WASHINGTON (NYTIMES)- A possible merger of two giant makers of computer chips could revolutionise the all-important industry - which touches everything from smartphones to cars - and shift the balance of power from California to Asia.
Washington isn't so sure that is a good idea.
In a rare intervention by the government, the Trump administration moved on Sunday night to stall the potential takeover of Qualcomm, the leading US chipmaker, by Singapore-based Broadcom on national security grounds. The action, by a little-known and secretive government panel, represents a newly aggressive posture by the administration to protect national corporate champions and scrutinise acquisitions by overseas companies.
The panel, the Committee on Foreign Investment in the United States, or CFIUS, typically works behind closed doors and reviews deals only after they are announced. In the case of Qualcomm, the panel, which includes representatives from multiple government agencies, is looking at the acquisition before it is complete. In practice, reviews by CFIUS often lead to the demise of deals.
The heightened scrutiny reflects the growing concern by US President Donald Trump and lawmakers over the flurry of deals in the United States by foreign companies. The worry is that the United States is giving up an edge in areas like technology, as China and other countries gain ground.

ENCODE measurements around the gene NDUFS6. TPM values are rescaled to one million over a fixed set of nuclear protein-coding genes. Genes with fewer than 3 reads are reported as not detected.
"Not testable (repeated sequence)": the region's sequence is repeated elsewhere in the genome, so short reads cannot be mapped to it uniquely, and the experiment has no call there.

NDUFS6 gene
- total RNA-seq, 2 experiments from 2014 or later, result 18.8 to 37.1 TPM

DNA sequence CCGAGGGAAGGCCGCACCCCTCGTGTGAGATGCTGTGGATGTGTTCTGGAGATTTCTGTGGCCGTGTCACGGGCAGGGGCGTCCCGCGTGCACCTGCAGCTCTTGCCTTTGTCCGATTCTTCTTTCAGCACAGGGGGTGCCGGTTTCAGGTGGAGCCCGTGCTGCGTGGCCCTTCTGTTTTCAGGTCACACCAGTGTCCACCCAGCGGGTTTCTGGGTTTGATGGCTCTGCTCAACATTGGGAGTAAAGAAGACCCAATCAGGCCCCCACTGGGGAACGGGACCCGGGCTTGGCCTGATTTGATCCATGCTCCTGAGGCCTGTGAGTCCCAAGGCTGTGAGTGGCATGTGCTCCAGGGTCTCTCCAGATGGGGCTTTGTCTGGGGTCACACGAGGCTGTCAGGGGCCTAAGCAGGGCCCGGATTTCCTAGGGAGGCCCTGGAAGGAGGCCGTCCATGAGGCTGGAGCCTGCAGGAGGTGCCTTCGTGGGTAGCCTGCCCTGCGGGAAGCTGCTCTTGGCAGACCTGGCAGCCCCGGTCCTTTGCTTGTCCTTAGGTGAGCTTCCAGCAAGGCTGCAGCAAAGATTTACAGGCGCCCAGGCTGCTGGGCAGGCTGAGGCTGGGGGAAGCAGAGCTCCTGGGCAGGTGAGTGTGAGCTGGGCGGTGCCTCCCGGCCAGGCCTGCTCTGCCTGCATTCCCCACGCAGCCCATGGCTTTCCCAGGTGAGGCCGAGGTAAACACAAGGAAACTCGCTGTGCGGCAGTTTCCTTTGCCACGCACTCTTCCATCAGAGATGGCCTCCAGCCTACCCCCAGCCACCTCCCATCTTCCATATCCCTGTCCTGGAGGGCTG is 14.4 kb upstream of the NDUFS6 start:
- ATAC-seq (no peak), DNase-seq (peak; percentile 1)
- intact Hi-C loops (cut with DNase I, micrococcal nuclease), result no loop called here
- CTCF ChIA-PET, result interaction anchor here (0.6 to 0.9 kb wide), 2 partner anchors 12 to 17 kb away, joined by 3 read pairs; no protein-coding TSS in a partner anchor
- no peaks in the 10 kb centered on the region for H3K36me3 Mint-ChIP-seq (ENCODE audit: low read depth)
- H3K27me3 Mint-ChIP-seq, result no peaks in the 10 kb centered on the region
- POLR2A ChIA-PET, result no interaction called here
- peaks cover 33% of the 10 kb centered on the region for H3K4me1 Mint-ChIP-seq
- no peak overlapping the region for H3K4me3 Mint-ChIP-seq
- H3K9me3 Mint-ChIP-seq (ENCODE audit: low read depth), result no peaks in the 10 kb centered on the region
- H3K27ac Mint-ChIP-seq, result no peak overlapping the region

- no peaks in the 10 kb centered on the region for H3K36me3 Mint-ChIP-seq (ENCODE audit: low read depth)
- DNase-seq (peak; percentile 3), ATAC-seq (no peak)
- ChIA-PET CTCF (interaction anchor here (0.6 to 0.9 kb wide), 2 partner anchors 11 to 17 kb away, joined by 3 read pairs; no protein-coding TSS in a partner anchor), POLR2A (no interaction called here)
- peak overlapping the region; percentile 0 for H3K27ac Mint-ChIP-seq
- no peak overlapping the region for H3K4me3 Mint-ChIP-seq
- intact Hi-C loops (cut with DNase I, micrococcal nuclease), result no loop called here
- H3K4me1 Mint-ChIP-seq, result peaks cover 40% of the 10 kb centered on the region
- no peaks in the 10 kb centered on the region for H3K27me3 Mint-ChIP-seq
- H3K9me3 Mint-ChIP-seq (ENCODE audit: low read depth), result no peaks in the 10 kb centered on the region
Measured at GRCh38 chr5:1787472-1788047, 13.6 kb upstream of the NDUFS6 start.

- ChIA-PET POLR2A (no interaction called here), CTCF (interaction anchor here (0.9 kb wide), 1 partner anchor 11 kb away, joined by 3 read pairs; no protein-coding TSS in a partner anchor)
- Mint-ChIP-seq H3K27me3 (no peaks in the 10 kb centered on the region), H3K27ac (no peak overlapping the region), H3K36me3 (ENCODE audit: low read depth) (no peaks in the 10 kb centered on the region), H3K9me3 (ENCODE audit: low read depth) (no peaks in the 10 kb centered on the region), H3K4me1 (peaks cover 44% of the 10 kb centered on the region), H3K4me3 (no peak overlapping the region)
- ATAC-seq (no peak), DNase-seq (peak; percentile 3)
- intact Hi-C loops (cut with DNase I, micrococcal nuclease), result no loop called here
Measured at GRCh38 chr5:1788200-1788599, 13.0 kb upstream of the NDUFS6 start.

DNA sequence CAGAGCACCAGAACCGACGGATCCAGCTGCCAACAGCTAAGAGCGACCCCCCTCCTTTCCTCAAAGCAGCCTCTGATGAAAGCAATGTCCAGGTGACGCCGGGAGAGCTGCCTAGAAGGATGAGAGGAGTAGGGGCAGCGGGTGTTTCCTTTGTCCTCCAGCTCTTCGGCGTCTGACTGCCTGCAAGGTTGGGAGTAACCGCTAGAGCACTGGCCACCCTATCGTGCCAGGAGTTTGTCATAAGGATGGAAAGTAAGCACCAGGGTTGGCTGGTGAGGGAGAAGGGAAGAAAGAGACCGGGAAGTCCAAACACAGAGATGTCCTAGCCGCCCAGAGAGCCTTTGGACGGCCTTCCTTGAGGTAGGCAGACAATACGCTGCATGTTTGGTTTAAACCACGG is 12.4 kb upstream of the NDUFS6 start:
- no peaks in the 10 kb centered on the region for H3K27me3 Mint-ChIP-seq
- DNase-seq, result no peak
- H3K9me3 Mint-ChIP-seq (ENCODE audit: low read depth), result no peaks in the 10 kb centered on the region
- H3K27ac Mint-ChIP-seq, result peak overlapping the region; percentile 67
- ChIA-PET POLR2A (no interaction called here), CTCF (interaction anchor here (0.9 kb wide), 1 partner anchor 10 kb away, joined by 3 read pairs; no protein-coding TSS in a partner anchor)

CFIUS is intervening as Mr Trump prepares this week to impose hefty tariffs on imports of steel and aluminium."This is not the last part of this story," said Derek Scissors, a scholar at the conservative American Enterprise Institute who has called for CFIUS to stall the deal. "People woke up to realise that if steel is important to national security, then telecoms and semiconductors are also important to national security."
CFIUS is expected to gain more authority. A bipartisan group of lawmakers wants to expand the panel's scope beyond mergers, giving it the power to review joint ventures and investments in startups.
On Sunday, CFIUS instructed Qualcomm to delay by 30 days its annual shareholder meeting, which had been scheduled for Tuesday. Investors were poised to vote at the meeting on the Broadcom bid. The delay will give the panel time to review the transaction.